Numerous algorithms now exist that attempt to identify potential miRNA target 3′ UTRs, including PicTar, TargetScan, Miranda, and Mirbase (Stark et al. 2003; John et al. 2004; Krek et al. 2005; Lewis et al. 2005; Robins and Padgett 2005; Griffiths-Jones et al. 2006; Lall et al. 2006). These algorithms vary in their use of conservation, energetics, and structural considerations. The overlap between target sites predicted by different algorithms is, however, still limited (Rajewsky 2006b). The difficulty in target predictions is further underscored by the observation that only a limited number of mRNAs bound to the miRNP/Ago/AIN complexes are predicted to be targeted by known miRNAs (Beitzinger et al. 2007; Zhang et al. 2007). Part of the difficulty in formulating accurate predictions is the lack of data examining the ability of endogenous miRNAs to down-regulate target 3′ UTRs in the cellular context in which such an interaction normally takes place. Another problem is that rules of miRNA/mRNA interactions were built on assay systems that rely on overexpression of the miRNA and its target. Doench and Sharp (2004) reported that endogenously expressed let-7 was incapable of down-regulating some of their 3′ UTR reporter constructs but that some of these same constructs were down-regulated by exogenously supplied let-7. Therefore, these authors warned that overexpression of a miRNA in testing for potential target 3′ UTR regulation may suggest an interaction that may not occur in vivo.

We have developed an assay system that circumvents at least some of these problems (Didiano and Hobert 2006). In this assay system, we analyze the ability of the Caenorhabditis elegans miRNA lsy-6 to regulate a given 3′ UTR. lsy-6 is a miRNA that is expressed in a very small number of neurons, and in one of them, the left ASE (ASEL) neuron, it down-regulates expression of the cog-1 homeobox gene in a 3′ UTR dependent manner (Johnston and Hobert 2003). The assay is based on the use of the ceh-36 promoter to drive the expression of gfp in a pair of bilaterally symmetric neurons, the left and right ASE neurons (ASEL and ASER) (Chang et al. 2003). Control and experimental 3′ UTRs are placed downstream of the gfp coding sequence (Fig. 1A). As lsy-6 is asymmetrically expressed in ASEL, but not in ASER, this constellation provides an assay for evaluating the ability of lsy-6 to down-regulate 3′ UTR sensor constructs in ASEL, but not ASER (Fig. 1B). Notably, this assay system tests the interaction of a miRNA (lsy-6) with its target (cog-1) in exactly the same cell in which the interaction normally takes place. Other possible cell-type specific factors involved in the lsy-6-mediated regulation of the 3′ UTR should therefore be present. Many of the assay systems that have been used in the past to deduce rules of miRNA/target interactions do not display this feature. The second advantage of our assay system is that it performs a direct comparison of gfp expression levels in ASEL with ASER in each individual animal (Fig. 1B; see Material and Methods for more details), thereby providing an internal control that is not provided by many of the population-based transfection systems used to deduce features of miRNA/target interactions. Finally, unlike transfection systems, our system relies on the activity of an endogenous miRNA, rather than relying on an overexpression of the miRNA under investigation. As mentioned above, this is an important point as Doench and Sharp (2004) have previously shown that expression levels have an important impact on the ability of a miRNA to regulate a target 3′ UTR. We note, however, that our assay does rely on the ectopic expression of a sensor construct, thereby raising the issue that a sensor construct may be expressed at too high a level to allow for regulation by lsy-6. We deal with this issue by generating transgenic worms that contain only low copy numbers of the reporter gene, as assessed by gfp expression levels that are just above the level of detection (Fig. 1B). These levels of reporter gene expression easily allow for regulation of the wild-type cog-1 3′ UTR sensor by lsy-6, the control to which we compare our mutated 3′ UTR versions. Moreover, we always generate multiple independent lines for each construct. If we were indeed operating at levels that are close to a saturated threshold, we would expect to observe some variations between individual lines, which we essentially never observe. We are therefore confident that unregulated sensor constructs in our assay system represent true negatives rather than artifacts of excessive transgene expression.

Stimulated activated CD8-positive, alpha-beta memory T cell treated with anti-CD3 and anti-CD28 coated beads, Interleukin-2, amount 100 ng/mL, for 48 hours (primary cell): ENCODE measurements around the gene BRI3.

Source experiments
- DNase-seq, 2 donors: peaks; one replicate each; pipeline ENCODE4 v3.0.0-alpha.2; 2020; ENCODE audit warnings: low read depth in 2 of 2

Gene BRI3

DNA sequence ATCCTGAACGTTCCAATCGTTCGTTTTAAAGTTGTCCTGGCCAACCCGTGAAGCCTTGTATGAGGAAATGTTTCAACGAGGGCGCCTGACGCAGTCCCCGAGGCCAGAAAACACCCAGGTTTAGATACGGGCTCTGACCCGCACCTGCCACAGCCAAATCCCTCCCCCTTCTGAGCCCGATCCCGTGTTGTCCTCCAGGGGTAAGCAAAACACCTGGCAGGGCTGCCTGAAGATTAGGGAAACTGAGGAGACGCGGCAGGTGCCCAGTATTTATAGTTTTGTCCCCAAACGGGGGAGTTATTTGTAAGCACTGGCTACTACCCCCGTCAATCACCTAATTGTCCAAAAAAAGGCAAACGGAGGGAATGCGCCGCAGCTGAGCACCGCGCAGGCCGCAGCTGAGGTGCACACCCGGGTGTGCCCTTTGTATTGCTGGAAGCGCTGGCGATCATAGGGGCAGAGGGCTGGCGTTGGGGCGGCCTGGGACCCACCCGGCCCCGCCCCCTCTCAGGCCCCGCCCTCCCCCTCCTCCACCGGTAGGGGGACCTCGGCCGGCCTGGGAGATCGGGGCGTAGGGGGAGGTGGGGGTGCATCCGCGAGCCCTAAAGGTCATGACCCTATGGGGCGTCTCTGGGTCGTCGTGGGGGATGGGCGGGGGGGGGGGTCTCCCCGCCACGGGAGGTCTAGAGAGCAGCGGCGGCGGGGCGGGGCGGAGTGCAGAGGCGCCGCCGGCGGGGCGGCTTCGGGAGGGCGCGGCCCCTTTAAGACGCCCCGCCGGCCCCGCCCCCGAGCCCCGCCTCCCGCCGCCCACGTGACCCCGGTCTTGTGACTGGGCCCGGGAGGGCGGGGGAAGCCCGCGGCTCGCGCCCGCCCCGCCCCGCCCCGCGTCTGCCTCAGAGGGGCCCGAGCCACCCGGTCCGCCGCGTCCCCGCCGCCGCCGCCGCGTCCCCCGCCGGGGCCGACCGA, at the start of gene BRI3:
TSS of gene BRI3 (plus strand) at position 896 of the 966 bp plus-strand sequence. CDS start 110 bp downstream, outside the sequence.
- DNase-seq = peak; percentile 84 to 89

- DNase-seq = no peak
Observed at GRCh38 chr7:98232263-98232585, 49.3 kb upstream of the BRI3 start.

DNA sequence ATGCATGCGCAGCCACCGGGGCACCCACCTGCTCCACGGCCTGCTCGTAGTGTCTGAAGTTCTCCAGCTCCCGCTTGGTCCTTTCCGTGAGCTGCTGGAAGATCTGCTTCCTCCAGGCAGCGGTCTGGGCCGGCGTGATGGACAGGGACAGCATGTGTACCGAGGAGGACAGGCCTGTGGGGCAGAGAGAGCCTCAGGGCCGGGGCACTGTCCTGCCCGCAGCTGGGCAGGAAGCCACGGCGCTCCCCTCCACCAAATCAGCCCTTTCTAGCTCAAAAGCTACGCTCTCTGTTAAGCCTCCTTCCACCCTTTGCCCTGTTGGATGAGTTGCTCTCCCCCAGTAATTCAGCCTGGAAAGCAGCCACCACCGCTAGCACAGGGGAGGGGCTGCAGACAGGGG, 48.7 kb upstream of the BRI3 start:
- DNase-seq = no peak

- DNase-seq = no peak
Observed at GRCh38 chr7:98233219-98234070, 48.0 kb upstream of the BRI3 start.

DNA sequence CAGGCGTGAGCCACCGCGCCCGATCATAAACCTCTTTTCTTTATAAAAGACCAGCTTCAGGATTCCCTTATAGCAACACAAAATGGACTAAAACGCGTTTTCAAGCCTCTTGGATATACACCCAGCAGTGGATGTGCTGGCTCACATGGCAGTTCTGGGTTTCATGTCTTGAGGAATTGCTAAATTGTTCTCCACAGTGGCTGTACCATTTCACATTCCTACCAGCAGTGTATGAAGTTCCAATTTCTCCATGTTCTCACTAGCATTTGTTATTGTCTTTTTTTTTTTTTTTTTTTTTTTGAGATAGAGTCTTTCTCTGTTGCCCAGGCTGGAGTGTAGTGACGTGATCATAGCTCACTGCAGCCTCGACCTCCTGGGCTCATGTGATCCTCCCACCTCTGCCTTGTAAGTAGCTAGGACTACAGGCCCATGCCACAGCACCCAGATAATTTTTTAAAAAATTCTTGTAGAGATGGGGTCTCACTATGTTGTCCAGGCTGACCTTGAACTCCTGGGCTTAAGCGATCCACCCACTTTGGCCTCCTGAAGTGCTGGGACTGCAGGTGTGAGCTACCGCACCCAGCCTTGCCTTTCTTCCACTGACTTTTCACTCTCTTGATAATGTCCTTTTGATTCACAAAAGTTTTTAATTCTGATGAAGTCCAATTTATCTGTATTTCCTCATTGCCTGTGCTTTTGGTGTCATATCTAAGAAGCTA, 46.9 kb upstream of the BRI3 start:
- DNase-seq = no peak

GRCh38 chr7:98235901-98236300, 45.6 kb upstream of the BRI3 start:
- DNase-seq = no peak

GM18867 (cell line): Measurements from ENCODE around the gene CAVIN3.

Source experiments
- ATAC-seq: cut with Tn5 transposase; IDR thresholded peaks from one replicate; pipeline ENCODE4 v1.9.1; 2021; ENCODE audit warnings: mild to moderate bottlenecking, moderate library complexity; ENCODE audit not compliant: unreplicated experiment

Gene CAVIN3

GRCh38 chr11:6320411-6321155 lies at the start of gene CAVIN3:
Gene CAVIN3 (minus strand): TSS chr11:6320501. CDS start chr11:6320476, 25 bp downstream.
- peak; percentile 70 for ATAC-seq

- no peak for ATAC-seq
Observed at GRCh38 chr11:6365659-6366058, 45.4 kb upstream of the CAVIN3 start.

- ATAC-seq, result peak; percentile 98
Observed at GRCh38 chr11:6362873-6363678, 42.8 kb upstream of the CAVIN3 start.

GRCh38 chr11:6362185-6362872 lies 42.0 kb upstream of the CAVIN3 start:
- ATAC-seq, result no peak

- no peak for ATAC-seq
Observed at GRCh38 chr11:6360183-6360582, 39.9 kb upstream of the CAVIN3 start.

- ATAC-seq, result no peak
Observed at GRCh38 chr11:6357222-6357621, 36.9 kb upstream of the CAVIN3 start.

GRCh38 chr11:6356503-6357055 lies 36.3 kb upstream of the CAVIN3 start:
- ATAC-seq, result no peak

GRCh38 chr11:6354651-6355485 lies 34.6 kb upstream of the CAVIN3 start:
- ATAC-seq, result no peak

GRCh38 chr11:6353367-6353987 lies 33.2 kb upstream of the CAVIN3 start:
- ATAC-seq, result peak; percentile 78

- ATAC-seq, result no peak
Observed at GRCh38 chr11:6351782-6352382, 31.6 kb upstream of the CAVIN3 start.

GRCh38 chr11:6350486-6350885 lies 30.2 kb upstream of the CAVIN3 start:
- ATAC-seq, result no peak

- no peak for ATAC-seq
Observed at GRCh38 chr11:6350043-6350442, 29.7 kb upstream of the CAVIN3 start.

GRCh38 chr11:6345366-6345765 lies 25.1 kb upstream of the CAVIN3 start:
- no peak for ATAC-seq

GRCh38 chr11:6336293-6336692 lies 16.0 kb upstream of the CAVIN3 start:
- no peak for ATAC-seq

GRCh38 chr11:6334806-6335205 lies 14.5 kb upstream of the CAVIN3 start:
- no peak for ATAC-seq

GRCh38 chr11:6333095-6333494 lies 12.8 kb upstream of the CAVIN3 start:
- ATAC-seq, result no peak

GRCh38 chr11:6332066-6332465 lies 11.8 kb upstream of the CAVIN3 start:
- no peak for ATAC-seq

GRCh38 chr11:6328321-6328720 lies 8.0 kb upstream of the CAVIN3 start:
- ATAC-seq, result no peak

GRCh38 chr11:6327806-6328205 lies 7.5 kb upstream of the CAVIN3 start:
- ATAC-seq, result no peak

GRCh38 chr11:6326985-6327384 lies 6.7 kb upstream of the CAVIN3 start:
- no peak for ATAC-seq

3′ UTR sensor strategy. (A) Schematic representation of 3′ UTR sensor constructs. (B) Example of expression patterns of a regulated (ceh-36::;gfp-cog-1 3′ UTR) (top) and an unregulated (ceh-36::;gfp-unc-54 3′ ...